Martin was born in Exeter. He taught in a large comprehensive school in Sheffield for 14 years, before travelling worldwide delivering culture change programmes and establishing an ecommerce company. He now lives in Devon with his wife, where he does business consultancy work and writes.

“As far back as I can remember, I have always had a sense of responsibility that has expressed itself in all sorts of ways during my working life, from looking out for other people to stepping up to lead an activity.

When I was teaching, I ran a unit for children who were excluded from school, and quickly learnt that for most of them their biggest challenge was controlling their choices. I recall being acutely aware of how other people judged me, and I worked hard at adapting my approach to get the best results with these young people. As a first-class rugby referee, I loved being the arbiter and facilitating the outcome, especially under pressure. It was then that I began to focus on the behaviours within my control to achieve the right outcome. But it was when I started working as a professional presenter that I became acutely aware of the power of the language used when facilitating. During a presentation I would observe my audience, and listen to the voice in my head that was feeding back their reactions. I would become very conscious of my eye contact, my voice and my gestures, and make adjustments accordingly.

Like most people, I have had many flawed relationships and associations, but when I reflect on this, from both a professional and personal standpoint, I realise that the variety of people I have encountered, and the richness of different cultures, has allowed me to analyse my own behaviour. Behaviour breeds behaviour, and I am acutely sensitive to the signals that people give when I first meet them. We only have one chance to make a first impression, and it is only through having this awareness that we are able to manage our own behaviour effectively.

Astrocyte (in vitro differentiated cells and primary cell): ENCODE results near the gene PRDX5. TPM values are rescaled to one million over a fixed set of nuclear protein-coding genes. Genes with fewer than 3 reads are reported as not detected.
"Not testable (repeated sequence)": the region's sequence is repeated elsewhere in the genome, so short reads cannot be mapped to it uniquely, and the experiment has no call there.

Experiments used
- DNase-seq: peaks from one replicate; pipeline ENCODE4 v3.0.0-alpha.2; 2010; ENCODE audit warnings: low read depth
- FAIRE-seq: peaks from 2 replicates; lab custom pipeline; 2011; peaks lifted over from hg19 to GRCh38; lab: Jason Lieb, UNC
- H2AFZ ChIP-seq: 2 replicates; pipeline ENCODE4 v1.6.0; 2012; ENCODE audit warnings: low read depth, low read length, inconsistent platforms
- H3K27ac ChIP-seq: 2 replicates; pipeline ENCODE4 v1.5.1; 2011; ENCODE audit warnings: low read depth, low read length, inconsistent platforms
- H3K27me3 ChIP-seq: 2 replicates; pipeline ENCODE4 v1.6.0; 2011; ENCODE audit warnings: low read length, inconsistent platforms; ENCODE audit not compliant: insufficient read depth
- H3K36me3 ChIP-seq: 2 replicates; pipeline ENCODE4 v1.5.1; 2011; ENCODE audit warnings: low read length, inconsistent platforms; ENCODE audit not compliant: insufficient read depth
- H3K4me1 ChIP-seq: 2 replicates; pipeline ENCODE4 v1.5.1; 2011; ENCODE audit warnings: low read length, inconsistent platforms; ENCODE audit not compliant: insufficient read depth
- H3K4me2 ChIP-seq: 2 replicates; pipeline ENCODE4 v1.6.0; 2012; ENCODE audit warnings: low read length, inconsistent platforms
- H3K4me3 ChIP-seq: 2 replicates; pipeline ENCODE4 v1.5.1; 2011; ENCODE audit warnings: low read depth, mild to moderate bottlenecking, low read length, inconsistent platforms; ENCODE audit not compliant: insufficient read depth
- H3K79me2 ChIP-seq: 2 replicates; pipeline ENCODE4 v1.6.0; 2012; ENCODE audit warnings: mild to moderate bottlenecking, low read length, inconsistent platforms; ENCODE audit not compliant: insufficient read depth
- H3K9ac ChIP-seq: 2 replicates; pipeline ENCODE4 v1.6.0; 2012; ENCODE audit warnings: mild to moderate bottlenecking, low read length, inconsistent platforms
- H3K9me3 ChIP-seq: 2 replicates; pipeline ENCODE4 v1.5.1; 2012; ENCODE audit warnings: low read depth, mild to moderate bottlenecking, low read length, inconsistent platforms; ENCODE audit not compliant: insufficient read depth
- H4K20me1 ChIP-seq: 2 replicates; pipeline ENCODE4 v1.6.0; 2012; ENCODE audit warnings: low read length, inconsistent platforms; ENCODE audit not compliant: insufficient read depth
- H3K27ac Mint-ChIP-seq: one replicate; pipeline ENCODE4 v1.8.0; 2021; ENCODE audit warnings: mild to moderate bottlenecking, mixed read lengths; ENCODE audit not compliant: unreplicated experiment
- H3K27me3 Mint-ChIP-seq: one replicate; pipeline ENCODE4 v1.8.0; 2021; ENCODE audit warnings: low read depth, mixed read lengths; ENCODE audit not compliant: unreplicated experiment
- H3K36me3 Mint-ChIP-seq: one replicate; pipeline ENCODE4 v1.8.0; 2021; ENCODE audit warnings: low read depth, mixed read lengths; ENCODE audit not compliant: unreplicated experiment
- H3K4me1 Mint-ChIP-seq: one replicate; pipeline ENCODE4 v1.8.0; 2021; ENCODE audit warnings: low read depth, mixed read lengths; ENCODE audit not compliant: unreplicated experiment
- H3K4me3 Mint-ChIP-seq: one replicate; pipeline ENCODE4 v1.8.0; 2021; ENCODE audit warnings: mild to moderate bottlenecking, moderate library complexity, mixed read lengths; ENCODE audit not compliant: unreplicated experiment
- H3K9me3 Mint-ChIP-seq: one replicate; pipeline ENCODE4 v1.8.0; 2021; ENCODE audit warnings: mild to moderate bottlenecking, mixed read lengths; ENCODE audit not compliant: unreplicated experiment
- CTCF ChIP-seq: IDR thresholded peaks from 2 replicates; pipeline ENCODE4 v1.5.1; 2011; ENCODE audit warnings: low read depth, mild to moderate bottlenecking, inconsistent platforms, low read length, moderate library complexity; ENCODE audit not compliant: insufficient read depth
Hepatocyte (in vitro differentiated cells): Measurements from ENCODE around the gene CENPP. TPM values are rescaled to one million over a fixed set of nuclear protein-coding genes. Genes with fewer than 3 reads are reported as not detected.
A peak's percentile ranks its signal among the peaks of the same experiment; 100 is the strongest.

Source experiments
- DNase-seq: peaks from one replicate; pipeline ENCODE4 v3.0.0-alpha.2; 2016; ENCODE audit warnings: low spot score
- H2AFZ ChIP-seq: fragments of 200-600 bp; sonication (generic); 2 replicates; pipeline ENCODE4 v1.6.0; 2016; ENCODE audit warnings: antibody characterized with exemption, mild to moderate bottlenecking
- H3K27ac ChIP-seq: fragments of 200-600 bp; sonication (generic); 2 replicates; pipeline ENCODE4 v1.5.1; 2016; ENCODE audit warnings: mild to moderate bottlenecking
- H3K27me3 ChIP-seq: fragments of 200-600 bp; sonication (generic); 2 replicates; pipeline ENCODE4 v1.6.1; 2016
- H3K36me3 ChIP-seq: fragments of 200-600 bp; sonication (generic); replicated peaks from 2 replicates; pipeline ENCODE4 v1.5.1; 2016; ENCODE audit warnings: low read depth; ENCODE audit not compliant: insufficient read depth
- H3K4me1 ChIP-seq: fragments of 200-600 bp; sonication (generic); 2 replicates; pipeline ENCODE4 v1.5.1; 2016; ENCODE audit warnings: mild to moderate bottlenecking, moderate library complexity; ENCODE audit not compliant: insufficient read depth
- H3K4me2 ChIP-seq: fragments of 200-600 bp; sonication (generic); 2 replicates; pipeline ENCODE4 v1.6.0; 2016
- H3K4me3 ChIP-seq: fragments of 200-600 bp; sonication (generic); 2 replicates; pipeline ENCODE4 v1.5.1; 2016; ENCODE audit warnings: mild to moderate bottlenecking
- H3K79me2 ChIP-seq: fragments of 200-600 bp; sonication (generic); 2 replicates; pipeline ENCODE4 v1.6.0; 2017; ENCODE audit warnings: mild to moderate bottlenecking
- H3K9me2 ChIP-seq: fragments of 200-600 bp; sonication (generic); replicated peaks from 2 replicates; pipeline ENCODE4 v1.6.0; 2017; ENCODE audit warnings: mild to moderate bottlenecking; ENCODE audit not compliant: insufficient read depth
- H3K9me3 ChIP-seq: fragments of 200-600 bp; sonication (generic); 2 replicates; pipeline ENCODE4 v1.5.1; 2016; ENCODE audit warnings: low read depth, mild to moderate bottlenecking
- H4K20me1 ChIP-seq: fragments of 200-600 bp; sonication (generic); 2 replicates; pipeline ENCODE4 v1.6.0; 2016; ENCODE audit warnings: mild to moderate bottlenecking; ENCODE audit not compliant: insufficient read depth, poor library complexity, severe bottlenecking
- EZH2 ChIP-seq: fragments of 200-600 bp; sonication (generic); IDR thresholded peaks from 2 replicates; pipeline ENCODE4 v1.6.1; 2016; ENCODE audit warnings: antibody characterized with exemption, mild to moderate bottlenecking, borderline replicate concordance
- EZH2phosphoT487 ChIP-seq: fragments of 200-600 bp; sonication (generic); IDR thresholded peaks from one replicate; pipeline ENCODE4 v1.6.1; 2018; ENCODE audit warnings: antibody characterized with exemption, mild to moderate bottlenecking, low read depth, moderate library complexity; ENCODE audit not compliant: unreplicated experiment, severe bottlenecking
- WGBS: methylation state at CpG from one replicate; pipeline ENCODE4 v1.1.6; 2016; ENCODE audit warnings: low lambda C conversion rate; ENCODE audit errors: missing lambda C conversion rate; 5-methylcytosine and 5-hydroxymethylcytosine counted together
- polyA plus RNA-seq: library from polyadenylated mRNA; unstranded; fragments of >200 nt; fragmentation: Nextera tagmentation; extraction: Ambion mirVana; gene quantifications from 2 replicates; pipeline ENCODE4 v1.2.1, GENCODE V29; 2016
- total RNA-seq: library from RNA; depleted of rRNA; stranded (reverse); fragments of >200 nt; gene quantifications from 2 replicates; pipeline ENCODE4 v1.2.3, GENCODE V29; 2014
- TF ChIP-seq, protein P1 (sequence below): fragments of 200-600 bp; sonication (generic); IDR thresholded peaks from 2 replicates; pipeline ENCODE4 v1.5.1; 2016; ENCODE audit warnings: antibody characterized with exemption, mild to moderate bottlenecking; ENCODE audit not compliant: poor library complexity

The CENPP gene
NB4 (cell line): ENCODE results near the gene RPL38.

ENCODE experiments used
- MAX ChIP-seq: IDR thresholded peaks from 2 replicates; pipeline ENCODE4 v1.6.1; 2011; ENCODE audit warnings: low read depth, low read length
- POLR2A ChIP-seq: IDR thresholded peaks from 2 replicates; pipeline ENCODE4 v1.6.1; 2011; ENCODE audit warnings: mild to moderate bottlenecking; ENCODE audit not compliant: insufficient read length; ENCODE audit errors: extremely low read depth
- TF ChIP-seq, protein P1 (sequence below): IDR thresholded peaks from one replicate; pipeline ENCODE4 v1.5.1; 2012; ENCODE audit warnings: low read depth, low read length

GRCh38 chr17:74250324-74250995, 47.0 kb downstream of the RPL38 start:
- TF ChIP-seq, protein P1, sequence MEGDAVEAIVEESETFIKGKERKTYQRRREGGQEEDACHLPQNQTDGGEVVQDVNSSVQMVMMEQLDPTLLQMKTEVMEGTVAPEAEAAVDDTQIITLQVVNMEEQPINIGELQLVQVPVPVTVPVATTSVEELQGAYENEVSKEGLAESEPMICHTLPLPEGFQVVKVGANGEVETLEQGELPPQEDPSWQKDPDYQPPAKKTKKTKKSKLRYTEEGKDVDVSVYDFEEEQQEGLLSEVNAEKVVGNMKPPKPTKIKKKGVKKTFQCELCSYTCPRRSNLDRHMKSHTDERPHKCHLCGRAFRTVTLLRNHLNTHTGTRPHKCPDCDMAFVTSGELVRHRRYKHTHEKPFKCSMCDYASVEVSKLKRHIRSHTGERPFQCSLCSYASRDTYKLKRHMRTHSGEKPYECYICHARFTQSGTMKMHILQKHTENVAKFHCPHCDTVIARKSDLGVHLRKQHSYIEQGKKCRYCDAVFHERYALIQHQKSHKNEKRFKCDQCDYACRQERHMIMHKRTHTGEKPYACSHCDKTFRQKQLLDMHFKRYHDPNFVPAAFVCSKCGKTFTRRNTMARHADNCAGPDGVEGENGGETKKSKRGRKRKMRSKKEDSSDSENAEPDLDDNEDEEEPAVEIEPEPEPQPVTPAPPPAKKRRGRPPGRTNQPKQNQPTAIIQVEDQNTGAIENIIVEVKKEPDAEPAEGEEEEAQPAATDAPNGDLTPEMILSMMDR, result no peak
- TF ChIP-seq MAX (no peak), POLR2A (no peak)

This book grew out of a sense of wishing I had come to these realisations when I was much younger, as I have been in many situations where I felt my behaviour was out of control. It is only when we begin to live at a conscious level that we realise the power of our behavioural choices. Therefore, it is my conviction that learning how to think consciously and pay attention to our behaviour should be part of the national curriculum, and not be left to chance or incidental learning.”

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